By a MetNews Staff Writer
There’s no need to disqualify three law firms that have been engaged by the City of San Diego to pursue, on a contingency-fee basis, an action under the Unfair Competition Law, Div. Three of the Fourth District Court of Appeal has declared.
The action, filed in 2018, is against Experian Data Corp., a credit reporting company, and others based on a failure to alert the more than 400,000 Californians—as required by the Customer Records Act—that their personal information had been obtained by a Vietnamese hacker named and sold to identity thieves and others who used the information for unlawful purposes. The Unfair Competition Law (“UCL”) provides for civil penalties up to $2,500 per violation, creating a potential recovery of millions of dollars, with one-fourth going to the attorneys.
In light of the need for impartiality on the part of prosecutors, “compensation of government counsel by contingency fee is prohibited in most if not all circumstances,” retired Court of Appeal Justice Laurie D. Zelon, who is sitting on assignment, wrote.
That principle, Experian argued, precludes the city’s representation by private firms. Although the California Supreme Court in its 2010 opinion in County of Santa Clara v. Superior Court found representation of a governmental entity under a contingency-fee contract to be permissible in a nuisance action, Experian contended that the civil penalties being sought in the current action are akin to criminal penalties.
“Experian’s focus on penalties is inapt, however,” Zelon said, explaining:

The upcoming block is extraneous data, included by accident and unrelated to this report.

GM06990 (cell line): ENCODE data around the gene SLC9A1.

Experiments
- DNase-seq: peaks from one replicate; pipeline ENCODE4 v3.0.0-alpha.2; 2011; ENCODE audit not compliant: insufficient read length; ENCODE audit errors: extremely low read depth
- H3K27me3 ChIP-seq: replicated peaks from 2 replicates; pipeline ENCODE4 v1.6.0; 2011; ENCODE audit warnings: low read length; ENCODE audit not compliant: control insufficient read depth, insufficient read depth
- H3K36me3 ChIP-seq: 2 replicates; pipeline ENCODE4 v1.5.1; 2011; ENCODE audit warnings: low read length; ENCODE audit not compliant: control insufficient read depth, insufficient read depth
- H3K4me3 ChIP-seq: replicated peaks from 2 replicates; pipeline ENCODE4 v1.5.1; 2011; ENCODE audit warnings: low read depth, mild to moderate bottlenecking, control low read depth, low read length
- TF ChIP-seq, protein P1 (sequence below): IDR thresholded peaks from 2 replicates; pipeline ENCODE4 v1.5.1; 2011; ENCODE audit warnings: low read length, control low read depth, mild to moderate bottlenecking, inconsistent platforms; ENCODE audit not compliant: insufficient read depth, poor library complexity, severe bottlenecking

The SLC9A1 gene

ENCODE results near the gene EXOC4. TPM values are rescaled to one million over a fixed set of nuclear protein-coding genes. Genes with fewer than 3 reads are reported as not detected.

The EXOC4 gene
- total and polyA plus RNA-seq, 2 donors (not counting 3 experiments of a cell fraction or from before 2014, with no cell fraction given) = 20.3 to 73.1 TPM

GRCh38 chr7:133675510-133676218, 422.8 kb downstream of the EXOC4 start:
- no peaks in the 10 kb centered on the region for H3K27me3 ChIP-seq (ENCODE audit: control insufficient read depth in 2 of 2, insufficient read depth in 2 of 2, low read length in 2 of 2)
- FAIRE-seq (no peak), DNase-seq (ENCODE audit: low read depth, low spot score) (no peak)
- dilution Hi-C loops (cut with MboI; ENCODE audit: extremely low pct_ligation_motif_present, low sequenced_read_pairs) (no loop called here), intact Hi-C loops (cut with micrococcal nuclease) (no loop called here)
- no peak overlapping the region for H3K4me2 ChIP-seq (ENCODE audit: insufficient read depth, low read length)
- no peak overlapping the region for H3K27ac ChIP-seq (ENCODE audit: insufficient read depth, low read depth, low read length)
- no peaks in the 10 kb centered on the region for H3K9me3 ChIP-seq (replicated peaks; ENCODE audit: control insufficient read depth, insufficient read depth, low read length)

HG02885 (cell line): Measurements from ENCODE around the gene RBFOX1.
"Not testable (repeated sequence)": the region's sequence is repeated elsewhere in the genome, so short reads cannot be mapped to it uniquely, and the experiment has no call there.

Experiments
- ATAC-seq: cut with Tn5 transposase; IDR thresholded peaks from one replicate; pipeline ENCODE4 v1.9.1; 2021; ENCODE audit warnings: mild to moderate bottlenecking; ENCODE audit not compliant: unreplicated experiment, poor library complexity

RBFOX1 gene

“As in Santa Clara…, the UCL litigation ‘poses no threat’ to Experian’s constitutional interests or to its ongoing business operations. For this reason, and because they predate Santa Clara, the authorities Experian cites are distinguishable.”
Experian also maintained that the arrangement violates Business & Professions Code §17206(f) which provides:
“If the action is brought by a city attorney of a city and county, the entire amount of the penalty collected shall be paid to the treasurer of the city and county in which the judgment was entered for the exclusive use by the city attorney for the enforcement of consumer protection laws.”
“[T]he agreements provide that after the penalties or other payments are received by the City, an amount necessary to cover the payment to the Private Firms will be placed in a special account. Thus, the penalties will be received by the City. Further, payment to the Private Finns is for the purpose of enforcing the consumer protection laws, and therefore does not violate section 17206. Experian cites no authority that the funds must be used only for future enforcement of the consumer protection laws.”
The case is People ex rel. City of San Diego v. Experian Data, 2022 S.O.S. 1760.
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